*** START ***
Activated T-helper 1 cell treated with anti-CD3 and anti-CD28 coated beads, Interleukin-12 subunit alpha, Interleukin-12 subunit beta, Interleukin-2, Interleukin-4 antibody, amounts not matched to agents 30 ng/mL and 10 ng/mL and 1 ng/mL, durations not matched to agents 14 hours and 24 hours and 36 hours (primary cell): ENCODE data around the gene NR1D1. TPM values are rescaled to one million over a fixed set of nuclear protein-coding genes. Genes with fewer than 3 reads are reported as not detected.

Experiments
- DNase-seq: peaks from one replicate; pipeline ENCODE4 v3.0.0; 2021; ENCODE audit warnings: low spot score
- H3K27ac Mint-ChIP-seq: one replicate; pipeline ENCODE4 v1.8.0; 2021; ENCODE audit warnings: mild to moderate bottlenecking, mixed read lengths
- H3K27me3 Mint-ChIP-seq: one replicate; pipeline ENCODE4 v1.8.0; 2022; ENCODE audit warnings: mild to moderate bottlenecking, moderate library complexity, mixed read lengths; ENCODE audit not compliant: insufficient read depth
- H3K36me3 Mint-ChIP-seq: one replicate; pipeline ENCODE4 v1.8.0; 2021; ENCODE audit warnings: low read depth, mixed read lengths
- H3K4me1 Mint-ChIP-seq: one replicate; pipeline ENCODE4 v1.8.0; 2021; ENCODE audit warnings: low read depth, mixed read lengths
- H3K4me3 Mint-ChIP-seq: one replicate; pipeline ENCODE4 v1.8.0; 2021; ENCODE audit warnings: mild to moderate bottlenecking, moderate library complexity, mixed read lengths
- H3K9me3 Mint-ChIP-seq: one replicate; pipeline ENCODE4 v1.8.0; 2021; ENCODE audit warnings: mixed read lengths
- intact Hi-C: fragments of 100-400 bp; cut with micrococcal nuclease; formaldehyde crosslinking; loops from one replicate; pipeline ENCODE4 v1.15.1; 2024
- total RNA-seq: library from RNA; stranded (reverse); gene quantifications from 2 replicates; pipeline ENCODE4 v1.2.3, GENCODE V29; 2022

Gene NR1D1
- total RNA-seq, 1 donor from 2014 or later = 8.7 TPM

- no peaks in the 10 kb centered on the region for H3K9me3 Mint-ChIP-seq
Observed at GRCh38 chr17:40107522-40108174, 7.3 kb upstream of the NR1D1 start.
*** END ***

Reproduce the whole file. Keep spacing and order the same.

Activated T-helper 1 cell treated with anti-CD3 and anti-CD28 coated beads, Interleukin-12 subunit alpha, Interleukin-12 subunit beta, Interleukin-2, Interleukin-4 antibody, amounts not matched to agents 30 ng/mL and 10 ng/mL and 1 ng/mL, durations not matched to agents 14 hours and 24 hours and 36 hours (primary cell): ENCODE data around the gene NR1D1. TPM values are rescaled to one million over a fixed set of nuclear protein-coding genes. Genes with fewer than 3 reads are reported as not detected.

Experiments
- DNase-seq: peaks from one replicate; pipeline ENCODE4 v3.0.0; 2021; ENCODE audit warnings: low spot score
- H3K27ac Mint-ChIP-seq: one replicate; pipeline ENCODE4 v1.8.0; 2021; ENCODE audit warnings: mild to moderate bottlenecking, mixed read lengths
- H3K27me3 Mint-ChIP-seq: one replicate; pipeline ENCODE4 v1.8.0; 2022; ENCODE audit warnings: mild to moderate bottlenecking, moderate library complexity, mixed read lengths; ENCODE audit not compliant: insufficient read depth
- H3K36me3 Mint-ChIP-seq: one replicate; pipeline ENCODE4 v1.8.0; 2021; ENCODE audit warnings: low read depth, mixed read lengths
- H3K4me1 Mint-ChIP-seq: one replicate; pipeline ENCODE4 v1.8.0; 2021; ENCODE audit warnings: low read depth, mixed read lengths
- H3K4me3 Mint-ChIP-seq: one replicate; pipeline ENCODE4 v1.8.0; 2021; ENCODE audit warnings: mild to moderate bottlenecking, moderate library complexity, mixed read lengths
- H3K9me3 Mint-ChIP-seq: one replicate; pipeline ENCODE4 v1.8.0; 2021; ENCODE audit warnings: mixed read lengths
- intact Hi-C: fragments of 100-400 bp; cut with micrococcal nuclease; formaldehyde crosslinking; loops from one replicate; pipeline ENCODE4 v1.15.1; 2024
- total RNA-seq: library from RNA; stranded (reverse); gene quantifications from 2 replicates; pipeline ENCODE4 v1.2.3, GENCODE V29; 2022

Gene NR1D1
- total RNA-seq, 1 donor from 2014 or later = 8.7 TPM

- no peaks in the 10 kb centered on the region for H3K9me3 Mint-ChIP-seq
Observed at GRCh38 chr17:40107522-40108174, 7.3 kb upstream of the NR1D1 start.